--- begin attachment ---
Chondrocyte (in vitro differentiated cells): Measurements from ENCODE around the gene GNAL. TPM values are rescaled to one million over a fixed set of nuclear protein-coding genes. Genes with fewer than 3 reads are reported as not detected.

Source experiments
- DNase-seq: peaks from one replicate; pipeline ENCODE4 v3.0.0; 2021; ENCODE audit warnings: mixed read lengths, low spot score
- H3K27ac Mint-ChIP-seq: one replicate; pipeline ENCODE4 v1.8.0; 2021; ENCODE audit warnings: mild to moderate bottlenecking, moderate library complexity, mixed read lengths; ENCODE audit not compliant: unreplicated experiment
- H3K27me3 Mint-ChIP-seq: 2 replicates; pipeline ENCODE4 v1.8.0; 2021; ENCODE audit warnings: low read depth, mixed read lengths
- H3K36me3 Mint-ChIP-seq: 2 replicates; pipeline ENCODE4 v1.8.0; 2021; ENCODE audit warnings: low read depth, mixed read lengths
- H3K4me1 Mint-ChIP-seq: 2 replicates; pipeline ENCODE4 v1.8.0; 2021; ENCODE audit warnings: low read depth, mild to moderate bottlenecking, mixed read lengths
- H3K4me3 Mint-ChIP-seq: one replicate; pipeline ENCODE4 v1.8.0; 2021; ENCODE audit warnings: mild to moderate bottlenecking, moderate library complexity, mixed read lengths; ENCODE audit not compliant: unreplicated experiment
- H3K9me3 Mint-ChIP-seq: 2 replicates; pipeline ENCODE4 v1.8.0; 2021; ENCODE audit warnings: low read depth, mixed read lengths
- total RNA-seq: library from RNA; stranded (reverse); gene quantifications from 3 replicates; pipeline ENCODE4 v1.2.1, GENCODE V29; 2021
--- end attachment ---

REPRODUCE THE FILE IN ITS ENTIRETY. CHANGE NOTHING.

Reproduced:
Chondrocyte (in vitro differentiated cells): Measurements from ENCODE around the gene GNAL. TPM values are rescaled to one million over a fixed set of nuclear protein-coding genes. Genes with fewer than 3 reads are reported as not detected.

Source experiments
- DNase-seq: peaks from one replicate; pipeline ENCODE4 v3.0.0; 2021; ENCODE audit warnings: mixed read lengths, low spot score
- H3K27ac Mint-ChIP-seq: one replicate; pipeline ENCODE4 v1.8.0; 2021; ENCODE audit warnings: mild to moderate bottlenecking, moderate library complexity, mixed read lengths; ENCODE audit not compliant: unreplicated experiment
- H3K27me3 Mint-ChIP-seq: 2 replicates; pipeline ENCODE4 v1.8.0; 2021; ENCODE audit warnings: low read depth, mixed read lengths
- H3K36me3 Mint-ChIP-seq: 2 replicates; pipeline ENCODE4 v1.8.0; 2021; ENCODE audit warnings: low read depth, mixed read lengths
- H3K4me1 Mint-ChIP-seq: 2 replicates; pipeline ENCODE4 v1.8.0; 2021; ENCODE audit warnings: low read depth, mild to moderate bottlenecking, mixed read lengths
- H3K4me3 Mint-ChIP-seq: one replicate; pipeline ENCODE4 v1.8.0; 2021; ENCODE audit warnings: mild to moderate bottlenecking, moderate library complexity, mixed read lengths; ENCODE audit not compliant: unreplicated experiment
- H3K9me3 Mint-ChIP-seq: 2 replicates; pipeline ENCODE4 v1.8.0; 2021; ENCODE audit warnings: low read depth, mixed read lengths
- total RNA-seq: library from RNA; stranded (reverse); gene quantifications from 3 replicates; pipeline ENCODE4 v1.2.1, GENCODE V29; 2021